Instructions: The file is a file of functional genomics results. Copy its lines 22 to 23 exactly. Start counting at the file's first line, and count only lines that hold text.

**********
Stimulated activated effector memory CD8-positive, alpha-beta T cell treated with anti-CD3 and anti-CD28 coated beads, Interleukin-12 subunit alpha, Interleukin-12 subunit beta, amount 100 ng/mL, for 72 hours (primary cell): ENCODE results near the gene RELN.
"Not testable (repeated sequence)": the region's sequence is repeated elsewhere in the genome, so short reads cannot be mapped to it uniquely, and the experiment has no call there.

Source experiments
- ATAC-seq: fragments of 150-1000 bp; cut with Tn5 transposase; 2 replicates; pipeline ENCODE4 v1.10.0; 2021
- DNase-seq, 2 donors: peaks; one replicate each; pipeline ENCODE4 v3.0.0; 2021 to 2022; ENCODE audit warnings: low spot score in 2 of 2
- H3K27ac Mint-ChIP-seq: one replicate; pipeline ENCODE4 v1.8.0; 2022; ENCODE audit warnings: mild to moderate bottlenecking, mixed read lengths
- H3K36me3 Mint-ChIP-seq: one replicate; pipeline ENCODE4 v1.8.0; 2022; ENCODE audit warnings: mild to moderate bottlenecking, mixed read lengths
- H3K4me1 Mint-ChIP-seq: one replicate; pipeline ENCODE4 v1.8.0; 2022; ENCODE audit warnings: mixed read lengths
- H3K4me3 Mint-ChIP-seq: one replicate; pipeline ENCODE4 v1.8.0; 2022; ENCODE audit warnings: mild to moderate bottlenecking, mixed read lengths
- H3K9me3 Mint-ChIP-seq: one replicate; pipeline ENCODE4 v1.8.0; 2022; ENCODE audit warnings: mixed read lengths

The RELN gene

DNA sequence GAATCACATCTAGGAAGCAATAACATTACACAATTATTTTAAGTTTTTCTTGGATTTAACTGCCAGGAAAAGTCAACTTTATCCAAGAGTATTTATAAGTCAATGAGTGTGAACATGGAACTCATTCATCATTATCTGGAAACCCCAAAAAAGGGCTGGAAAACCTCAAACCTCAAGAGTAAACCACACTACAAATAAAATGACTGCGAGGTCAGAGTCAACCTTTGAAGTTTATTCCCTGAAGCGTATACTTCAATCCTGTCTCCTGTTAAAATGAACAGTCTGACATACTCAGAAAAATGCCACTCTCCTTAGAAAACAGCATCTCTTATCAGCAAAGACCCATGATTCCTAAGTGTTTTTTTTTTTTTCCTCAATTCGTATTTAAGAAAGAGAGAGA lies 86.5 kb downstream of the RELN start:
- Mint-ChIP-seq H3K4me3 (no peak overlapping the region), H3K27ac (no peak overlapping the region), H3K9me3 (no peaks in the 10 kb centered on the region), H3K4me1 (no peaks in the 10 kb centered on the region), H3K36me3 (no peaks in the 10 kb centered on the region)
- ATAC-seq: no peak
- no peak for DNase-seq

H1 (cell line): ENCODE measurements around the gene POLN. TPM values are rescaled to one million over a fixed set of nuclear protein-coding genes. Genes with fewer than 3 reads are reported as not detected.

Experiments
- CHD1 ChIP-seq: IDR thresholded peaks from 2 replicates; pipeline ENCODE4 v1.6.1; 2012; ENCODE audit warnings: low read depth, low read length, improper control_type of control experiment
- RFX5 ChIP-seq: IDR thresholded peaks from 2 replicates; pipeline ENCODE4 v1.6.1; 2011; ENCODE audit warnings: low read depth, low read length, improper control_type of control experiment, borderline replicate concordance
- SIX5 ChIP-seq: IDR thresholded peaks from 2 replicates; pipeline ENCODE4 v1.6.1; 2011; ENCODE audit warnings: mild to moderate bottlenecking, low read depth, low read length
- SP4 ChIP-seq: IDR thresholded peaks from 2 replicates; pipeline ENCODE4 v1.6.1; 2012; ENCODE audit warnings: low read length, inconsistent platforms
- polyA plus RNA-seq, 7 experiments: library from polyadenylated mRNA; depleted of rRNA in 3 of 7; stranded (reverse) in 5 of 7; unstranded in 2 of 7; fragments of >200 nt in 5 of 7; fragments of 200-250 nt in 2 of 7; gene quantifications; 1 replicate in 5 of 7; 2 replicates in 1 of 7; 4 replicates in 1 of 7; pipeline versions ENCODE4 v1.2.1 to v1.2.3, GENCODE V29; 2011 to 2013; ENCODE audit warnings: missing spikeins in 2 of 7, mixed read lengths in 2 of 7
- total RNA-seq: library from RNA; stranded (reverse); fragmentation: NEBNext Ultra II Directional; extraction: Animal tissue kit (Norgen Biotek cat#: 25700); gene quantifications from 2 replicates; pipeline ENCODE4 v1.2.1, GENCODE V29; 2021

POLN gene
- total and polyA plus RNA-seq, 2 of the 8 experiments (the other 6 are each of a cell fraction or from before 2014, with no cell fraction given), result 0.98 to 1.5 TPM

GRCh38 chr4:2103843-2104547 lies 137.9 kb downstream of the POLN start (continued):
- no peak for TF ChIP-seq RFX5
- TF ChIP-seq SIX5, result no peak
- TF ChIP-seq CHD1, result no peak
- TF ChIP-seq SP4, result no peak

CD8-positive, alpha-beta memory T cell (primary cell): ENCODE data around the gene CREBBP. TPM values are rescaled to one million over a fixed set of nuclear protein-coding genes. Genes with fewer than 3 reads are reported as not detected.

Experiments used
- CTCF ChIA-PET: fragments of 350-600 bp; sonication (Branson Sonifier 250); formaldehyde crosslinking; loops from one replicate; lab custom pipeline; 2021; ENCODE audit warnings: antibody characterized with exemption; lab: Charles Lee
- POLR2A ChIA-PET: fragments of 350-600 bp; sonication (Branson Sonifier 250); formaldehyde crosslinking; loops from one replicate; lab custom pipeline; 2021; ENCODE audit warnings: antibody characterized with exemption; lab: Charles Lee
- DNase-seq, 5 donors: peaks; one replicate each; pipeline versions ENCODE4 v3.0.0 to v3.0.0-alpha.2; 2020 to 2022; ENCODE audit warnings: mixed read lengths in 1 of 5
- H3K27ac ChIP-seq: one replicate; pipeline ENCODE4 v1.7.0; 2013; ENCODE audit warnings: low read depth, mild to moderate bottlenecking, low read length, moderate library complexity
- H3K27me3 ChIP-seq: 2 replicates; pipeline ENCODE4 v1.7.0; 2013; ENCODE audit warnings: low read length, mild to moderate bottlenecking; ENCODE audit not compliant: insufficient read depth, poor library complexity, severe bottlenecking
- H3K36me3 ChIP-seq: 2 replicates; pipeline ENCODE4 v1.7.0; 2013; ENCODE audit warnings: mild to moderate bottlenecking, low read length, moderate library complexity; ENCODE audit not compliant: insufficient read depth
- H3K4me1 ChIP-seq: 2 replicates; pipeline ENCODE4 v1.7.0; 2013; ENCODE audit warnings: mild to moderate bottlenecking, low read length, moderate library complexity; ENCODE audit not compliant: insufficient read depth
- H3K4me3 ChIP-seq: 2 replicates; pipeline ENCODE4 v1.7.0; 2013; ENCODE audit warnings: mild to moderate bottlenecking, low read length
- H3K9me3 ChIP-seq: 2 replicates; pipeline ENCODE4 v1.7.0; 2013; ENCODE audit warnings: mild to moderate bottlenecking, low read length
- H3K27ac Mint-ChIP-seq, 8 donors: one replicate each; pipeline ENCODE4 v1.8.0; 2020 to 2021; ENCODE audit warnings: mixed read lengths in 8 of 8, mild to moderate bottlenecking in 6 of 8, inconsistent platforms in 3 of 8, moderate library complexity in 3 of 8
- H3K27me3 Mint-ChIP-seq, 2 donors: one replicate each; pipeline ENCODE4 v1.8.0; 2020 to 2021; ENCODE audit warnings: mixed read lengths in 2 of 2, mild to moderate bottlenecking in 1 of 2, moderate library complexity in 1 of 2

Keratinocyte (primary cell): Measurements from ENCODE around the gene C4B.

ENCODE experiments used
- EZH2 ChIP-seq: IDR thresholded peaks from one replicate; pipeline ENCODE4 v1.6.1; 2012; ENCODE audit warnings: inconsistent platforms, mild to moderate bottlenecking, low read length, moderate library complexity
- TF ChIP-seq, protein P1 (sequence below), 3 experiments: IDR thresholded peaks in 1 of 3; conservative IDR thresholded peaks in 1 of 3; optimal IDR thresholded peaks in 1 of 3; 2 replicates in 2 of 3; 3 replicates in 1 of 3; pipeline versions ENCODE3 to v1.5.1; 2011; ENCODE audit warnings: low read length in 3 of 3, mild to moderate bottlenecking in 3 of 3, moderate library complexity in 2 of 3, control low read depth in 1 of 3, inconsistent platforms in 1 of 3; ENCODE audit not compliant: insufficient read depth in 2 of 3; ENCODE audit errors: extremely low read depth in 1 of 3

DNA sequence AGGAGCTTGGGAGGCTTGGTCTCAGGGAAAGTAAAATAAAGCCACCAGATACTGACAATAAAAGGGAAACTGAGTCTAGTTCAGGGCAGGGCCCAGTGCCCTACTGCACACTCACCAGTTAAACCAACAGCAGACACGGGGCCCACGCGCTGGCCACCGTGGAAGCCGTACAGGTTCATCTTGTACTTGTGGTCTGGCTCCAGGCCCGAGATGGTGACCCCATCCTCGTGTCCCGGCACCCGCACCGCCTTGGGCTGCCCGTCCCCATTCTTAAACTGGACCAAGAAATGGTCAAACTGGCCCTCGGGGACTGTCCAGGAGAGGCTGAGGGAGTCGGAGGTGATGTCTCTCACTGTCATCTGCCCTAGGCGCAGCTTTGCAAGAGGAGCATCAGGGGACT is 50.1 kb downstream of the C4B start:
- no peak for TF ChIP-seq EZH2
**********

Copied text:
- polyA plus RNA-seq, 7 experiments: library from polyadenylated mRNA; depleted of rRNA in 3 of 7; stranded (reverse) in 5 of 7; unstranded in 2 of 7; fragments of >200 nt in 5 of 7; fragments of 200-250 nt in 2 of 7; gene quantifications; 1 replicate in 5 of 7; 2 replicates in 1 of 7; 4 replicates in 1 of 7; pipeline versions ENCODE4 v1.2.1 to v1.2.3, GENCODE V29; 2011 to 2013; ENCODE audit warnings: missing spikeins in 2 of 7, mixed read lengths in 2 of 7
- total RNA-seq: library from RNA; stranded (reverse); fragmentation: NEBNext Ultra II Directional; extraction: Animal tissue kit (Norgen Biotek cat#: 25700); gene quantifications from 2 replicates; pipeline ENCODE4 v1.2.1, GENCODE V29; 2021